Research Article | Open Access
Peng Gong, Zhanguo Ma, Xiaoyan Ni, Ray Ruichong Zhang, "An Experimental Investigation on the Mechanical Properties of Gangue Concrete as a Roadside Support Body Material for Backfilling Gob-Side Entry Retaining", Advances in Materials Science and Engineering, vol. 2018, Article ID 1326053, 11 pages, 2018. https://doi.org/10.1155/2018/1326053
An Experimental Investigation on the Mechanical Properties of Gangue Concrete as a Roadside Support Body Material for Backfilling Gob-Side Entry Retaining
Development of a safe and economical roadside support body (RSB) material is the key to successful backfilling gob-side entry retaining (GER). By means of laboratory tests, this paper studied the effects of the water-cement ratio, aggregate content, and age on the contractibility and resistance increasing speed, compressive strength, and postpeak carrying capacity of the concrete with gangues as an aggregate. It also discussed the rationality and adaptability of gangue concrete as a RSB material for backfilling GER. The experimental results show that the compressive strength of gangue concrete increases with age, and that the strength of gangue concrete demonstrates a nonlinear decreasing trend with the increase of the cementing material’s water-cement ratio. The water-cement ratio in the range of 0.46–0.60 has the most significant regulation effect on the strength of gangue concrete. Mixing with a certain amount of coal gangue enhances the postpeak carrying capacity of concrete, preventing the sample from impact failure. The field experimental results report that as a RSB material, gangue concrete can meet the design and application requirements of GER with gangue backfilling mining. A RSB material featuring high safety, high waste utilization rate, fast construction speed, and low costs is provided.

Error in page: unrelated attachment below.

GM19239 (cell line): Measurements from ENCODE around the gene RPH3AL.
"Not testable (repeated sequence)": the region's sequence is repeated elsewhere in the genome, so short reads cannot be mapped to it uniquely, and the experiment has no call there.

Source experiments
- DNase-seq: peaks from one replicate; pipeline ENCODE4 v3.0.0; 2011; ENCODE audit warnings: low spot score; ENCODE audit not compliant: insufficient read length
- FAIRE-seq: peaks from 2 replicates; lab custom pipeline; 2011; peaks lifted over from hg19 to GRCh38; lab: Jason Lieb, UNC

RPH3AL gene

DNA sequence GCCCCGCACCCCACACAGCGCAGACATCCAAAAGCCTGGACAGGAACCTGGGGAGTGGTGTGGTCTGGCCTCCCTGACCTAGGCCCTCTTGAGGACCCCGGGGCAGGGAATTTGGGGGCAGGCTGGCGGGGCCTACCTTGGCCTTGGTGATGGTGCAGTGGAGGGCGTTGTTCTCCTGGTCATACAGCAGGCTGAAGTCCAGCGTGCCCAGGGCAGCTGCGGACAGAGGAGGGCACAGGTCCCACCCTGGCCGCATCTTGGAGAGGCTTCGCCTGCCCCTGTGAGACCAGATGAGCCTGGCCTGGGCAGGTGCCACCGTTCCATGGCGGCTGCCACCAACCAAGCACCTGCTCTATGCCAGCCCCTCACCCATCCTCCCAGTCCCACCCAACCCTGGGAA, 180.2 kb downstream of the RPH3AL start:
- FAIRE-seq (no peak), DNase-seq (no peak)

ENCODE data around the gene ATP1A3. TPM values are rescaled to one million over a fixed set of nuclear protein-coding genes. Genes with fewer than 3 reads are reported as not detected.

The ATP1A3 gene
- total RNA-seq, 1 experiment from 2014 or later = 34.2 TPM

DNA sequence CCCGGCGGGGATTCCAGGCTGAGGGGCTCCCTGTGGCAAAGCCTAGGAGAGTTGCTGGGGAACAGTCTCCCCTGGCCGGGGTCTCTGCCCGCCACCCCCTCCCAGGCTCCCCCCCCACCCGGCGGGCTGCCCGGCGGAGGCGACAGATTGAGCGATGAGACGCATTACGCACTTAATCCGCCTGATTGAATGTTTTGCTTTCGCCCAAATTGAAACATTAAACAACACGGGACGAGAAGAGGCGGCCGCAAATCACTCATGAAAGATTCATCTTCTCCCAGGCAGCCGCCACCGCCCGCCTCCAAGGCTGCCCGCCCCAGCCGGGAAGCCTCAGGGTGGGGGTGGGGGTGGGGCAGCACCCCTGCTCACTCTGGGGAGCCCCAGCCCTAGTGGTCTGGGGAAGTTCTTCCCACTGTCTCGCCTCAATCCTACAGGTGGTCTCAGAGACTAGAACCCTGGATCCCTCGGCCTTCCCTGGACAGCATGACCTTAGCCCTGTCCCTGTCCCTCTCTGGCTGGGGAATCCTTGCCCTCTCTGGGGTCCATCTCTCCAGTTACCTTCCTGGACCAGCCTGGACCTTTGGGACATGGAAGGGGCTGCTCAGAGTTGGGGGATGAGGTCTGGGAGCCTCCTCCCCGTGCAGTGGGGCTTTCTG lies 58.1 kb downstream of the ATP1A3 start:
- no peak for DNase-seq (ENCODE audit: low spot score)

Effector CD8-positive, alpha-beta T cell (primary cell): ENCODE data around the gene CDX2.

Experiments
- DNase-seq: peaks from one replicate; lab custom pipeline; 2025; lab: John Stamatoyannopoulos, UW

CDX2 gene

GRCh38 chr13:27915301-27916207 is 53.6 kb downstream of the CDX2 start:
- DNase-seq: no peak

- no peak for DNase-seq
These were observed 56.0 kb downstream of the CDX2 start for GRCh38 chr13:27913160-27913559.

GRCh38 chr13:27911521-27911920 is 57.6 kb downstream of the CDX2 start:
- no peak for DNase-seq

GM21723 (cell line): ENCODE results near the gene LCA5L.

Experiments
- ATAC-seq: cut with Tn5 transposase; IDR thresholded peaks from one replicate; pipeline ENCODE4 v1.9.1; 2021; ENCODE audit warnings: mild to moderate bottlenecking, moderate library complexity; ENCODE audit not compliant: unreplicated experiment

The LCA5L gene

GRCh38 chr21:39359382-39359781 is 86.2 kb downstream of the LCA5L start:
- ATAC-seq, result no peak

The gangue backfilling GER (Figure 1(b)) is an innovative mining technology based on gob-backfilled adaptive to multiple complex mining geological conditions without a coal pillar . Based on the present theoretical and technological research on GER in thin and medium thick coal seams under simple conditions, we basically mastered the mine pressure law of the GER with roof caving (Figure 1(a)). In addition, applications under single complex mining geological condition, such as deep mine or the working faces of fully mechanized top coal caving, were explored [2–4]. But to date, GER for working faces with high mining height is still faced with difficulties under deep, heavily stressed, and multiple complex geological conditions, limiting the GER technology development . Since the RSB generally needs to withstand a high vertical stress in the GER process in which roofs are managed using the caving method, the hanging roof at gob side is sheared down to reduce additional load, ensuring the late-stage movement stability of the roof [6–8]. However, under multiple complex geological conditions, the mechanical properties of the traditional RSB materials cannot adapt to the roadway pressure and deformation under the influence of mining, which results in a high supporting cost and a lower entry retaining success rate.